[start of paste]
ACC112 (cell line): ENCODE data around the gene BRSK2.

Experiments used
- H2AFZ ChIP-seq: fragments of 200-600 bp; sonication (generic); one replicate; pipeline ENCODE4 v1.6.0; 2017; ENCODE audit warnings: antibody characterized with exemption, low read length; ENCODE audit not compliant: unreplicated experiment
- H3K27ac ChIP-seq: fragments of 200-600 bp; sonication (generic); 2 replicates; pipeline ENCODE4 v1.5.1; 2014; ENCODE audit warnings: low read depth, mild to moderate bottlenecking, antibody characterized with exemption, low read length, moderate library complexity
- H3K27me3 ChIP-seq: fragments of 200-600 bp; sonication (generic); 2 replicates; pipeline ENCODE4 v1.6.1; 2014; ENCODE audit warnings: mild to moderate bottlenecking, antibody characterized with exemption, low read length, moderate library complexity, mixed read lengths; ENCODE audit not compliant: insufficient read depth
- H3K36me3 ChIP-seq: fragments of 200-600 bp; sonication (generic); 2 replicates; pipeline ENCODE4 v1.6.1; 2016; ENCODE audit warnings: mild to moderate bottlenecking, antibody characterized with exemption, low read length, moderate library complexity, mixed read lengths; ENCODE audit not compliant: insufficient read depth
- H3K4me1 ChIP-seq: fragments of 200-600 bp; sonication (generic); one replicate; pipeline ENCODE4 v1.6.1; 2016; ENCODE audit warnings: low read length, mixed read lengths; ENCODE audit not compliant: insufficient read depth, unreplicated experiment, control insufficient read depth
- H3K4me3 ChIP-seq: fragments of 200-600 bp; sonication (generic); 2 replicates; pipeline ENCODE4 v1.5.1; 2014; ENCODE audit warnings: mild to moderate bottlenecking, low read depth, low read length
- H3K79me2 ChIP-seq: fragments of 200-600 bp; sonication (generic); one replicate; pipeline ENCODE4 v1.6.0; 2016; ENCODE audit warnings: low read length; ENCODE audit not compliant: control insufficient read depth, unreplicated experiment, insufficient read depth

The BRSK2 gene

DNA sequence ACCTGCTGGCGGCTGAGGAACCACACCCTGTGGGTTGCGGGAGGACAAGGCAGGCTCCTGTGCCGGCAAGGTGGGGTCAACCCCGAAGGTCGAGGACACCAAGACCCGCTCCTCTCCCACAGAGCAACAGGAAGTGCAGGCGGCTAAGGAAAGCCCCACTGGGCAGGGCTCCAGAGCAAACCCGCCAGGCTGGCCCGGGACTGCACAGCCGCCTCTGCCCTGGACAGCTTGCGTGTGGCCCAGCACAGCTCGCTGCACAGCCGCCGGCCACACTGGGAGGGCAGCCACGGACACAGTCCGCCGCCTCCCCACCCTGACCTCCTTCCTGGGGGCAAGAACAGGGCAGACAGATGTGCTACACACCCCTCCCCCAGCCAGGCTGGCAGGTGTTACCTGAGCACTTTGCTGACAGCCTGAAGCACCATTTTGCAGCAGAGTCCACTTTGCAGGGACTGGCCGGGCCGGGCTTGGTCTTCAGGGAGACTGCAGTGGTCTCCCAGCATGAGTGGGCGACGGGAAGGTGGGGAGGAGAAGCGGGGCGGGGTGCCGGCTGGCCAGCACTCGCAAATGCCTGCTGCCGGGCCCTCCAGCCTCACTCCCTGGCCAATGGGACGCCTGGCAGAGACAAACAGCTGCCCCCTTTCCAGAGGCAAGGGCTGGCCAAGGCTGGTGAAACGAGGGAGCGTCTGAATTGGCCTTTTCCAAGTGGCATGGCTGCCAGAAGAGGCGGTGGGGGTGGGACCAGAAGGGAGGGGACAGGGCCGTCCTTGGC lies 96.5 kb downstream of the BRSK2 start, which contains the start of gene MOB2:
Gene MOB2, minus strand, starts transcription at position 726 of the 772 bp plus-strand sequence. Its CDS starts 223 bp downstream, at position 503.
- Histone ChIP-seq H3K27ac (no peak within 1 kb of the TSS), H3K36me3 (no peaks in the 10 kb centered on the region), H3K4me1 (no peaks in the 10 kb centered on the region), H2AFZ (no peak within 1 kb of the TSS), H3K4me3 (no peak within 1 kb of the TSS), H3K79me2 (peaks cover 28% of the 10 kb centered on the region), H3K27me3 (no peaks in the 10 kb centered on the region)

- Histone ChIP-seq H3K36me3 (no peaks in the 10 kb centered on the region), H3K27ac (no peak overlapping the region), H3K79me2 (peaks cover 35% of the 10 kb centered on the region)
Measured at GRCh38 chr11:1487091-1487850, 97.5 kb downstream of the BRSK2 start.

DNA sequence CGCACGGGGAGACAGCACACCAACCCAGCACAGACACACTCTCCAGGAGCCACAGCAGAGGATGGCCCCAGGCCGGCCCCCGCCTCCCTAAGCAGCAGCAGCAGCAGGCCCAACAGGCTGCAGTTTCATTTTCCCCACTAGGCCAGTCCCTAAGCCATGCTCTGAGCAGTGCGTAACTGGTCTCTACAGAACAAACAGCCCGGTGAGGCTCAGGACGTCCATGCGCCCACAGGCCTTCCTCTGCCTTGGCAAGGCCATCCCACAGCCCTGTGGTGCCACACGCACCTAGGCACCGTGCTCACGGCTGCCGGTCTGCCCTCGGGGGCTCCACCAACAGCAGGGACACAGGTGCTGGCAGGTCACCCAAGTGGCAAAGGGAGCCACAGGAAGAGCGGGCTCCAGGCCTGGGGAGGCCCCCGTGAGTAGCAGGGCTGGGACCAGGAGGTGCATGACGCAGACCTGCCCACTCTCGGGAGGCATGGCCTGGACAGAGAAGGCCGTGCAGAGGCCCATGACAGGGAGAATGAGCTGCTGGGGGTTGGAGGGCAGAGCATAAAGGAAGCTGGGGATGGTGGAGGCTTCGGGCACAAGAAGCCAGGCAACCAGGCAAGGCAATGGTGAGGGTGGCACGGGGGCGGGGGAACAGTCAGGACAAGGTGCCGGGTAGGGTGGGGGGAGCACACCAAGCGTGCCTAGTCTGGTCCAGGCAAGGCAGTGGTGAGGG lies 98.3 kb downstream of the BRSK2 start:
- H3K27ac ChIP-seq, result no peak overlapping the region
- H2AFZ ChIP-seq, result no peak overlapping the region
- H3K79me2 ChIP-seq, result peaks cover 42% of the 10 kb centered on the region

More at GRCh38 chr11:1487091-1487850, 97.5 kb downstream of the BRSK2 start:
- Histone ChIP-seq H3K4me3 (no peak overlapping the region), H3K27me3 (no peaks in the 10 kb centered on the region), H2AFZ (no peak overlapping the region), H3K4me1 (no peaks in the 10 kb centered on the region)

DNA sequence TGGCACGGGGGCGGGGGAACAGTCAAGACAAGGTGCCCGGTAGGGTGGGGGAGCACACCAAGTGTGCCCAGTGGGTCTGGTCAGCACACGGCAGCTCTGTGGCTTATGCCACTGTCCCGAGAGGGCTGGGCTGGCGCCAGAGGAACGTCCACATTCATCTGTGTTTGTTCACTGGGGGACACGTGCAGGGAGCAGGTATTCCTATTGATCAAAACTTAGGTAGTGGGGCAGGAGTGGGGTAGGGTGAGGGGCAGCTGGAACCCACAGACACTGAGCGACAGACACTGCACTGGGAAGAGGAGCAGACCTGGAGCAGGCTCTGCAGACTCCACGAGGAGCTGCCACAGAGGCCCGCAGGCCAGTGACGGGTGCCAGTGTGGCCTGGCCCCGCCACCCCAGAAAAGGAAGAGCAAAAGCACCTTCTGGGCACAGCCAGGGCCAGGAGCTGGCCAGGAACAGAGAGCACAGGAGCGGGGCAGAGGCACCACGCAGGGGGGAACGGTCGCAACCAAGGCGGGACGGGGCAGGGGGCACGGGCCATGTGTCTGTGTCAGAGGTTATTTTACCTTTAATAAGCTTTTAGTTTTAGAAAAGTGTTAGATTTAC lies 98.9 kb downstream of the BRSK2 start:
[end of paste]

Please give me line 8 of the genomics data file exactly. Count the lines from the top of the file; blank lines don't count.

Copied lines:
- H3K4me3 ChIP-seq: fragments of 200-600 bp; sonication (generic); 2 replicates; pipeline ENCODE4 v1.5.1; 2014; ENCODE audit warnings: mild to moderate bottlenecking, low read depth, low read length